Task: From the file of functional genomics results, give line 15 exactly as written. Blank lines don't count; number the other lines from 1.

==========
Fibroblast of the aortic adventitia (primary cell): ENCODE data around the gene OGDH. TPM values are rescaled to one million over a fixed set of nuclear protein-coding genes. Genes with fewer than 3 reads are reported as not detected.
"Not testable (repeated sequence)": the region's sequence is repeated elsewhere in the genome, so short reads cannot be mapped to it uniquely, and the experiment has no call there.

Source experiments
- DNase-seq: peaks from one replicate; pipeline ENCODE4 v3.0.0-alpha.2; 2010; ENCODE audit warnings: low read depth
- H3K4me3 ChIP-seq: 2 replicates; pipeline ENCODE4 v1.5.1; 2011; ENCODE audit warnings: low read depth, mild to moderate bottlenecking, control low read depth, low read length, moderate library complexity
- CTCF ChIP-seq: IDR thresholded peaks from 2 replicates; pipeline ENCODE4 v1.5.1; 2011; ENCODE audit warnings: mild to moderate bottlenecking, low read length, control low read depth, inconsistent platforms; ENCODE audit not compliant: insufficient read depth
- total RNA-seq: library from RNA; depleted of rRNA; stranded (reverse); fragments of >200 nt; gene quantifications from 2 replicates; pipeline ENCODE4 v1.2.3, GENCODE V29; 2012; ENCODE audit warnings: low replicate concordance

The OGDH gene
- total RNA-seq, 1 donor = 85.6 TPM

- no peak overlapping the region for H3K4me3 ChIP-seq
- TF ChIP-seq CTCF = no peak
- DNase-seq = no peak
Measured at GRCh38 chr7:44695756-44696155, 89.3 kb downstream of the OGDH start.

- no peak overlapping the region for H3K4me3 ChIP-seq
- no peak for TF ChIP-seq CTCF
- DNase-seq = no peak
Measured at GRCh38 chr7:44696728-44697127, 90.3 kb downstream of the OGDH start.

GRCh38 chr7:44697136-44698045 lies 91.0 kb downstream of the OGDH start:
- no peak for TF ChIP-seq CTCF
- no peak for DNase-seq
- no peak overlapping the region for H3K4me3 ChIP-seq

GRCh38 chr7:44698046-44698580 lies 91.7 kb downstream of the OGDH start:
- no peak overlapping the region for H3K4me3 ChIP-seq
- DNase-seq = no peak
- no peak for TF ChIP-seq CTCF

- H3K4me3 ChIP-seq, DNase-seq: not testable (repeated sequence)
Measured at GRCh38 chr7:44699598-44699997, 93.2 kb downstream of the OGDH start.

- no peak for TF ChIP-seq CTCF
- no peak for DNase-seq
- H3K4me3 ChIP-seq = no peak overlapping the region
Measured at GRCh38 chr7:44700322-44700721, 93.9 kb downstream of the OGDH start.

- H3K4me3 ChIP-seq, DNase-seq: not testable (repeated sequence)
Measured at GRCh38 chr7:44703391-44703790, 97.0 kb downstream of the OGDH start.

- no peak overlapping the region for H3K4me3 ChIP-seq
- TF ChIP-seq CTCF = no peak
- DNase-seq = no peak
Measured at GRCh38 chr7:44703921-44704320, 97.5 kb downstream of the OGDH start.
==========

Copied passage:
- no peak for TF ChIP-seq CTCF